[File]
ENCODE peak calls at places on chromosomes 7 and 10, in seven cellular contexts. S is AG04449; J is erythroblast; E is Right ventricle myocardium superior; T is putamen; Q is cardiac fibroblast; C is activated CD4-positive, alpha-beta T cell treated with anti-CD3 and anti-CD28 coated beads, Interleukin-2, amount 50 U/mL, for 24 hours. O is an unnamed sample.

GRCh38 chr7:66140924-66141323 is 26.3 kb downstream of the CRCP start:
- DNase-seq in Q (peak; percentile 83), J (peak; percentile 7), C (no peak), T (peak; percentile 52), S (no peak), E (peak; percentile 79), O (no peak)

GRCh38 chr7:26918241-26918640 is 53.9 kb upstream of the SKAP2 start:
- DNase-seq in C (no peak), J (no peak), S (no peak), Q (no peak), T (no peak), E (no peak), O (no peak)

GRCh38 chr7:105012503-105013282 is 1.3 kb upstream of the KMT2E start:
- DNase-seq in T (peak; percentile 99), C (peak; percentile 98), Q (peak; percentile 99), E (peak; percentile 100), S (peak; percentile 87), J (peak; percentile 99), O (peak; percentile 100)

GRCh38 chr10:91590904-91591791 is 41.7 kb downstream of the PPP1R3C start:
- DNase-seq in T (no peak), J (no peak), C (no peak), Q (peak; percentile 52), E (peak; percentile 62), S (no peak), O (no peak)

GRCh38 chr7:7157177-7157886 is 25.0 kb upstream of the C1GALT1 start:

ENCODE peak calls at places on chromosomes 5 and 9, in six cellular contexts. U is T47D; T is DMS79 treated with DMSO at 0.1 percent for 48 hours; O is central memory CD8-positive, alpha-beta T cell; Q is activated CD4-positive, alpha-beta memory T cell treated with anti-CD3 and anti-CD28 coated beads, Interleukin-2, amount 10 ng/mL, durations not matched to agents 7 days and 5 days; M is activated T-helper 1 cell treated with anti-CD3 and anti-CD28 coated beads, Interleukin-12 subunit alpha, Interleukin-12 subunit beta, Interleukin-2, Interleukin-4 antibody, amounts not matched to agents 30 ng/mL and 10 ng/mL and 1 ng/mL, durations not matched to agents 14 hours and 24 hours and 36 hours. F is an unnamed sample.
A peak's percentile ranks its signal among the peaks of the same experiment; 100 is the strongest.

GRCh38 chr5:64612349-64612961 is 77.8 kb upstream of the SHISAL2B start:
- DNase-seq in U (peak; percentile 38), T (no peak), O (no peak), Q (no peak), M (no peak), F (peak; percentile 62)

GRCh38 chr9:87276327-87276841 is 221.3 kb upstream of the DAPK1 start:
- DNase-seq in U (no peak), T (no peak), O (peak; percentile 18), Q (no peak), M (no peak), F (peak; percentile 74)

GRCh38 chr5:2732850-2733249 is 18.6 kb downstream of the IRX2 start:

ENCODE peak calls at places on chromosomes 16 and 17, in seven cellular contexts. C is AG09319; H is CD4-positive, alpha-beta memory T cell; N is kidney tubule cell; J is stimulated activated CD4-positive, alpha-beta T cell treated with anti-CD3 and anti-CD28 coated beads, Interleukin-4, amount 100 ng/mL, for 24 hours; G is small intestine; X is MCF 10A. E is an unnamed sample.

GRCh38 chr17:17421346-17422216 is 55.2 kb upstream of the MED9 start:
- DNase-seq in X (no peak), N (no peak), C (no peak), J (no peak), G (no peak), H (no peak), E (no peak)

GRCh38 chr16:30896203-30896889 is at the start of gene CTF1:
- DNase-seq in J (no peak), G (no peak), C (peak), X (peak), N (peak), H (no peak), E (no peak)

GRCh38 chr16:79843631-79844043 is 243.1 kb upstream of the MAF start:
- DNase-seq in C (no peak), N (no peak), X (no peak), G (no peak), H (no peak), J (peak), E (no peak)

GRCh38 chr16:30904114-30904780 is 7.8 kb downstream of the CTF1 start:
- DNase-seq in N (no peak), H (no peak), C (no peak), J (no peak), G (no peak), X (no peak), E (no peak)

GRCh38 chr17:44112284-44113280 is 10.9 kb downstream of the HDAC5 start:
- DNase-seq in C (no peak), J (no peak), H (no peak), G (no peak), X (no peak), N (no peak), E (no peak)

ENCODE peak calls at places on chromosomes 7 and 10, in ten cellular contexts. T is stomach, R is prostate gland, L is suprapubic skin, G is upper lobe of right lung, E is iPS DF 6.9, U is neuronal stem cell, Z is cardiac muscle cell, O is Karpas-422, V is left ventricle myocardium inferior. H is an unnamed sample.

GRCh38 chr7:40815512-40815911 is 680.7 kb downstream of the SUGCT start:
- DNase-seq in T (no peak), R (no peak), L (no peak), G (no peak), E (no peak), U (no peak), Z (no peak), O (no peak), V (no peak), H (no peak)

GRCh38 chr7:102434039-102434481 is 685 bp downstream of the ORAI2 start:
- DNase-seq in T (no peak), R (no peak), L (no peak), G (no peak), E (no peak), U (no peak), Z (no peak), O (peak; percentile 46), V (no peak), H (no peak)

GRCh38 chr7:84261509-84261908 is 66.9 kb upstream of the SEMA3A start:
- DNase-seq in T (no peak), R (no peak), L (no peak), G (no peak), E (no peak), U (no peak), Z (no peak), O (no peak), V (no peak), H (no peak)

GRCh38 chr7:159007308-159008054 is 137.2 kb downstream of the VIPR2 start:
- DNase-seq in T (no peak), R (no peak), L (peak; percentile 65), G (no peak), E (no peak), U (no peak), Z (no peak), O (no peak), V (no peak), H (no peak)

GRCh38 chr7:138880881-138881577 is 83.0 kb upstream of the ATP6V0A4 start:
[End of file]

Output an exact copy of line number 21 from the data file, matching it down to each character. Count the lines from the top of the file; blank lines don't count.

GRCh38 chr16:30896203-30896889 is at the start of gene CTF1: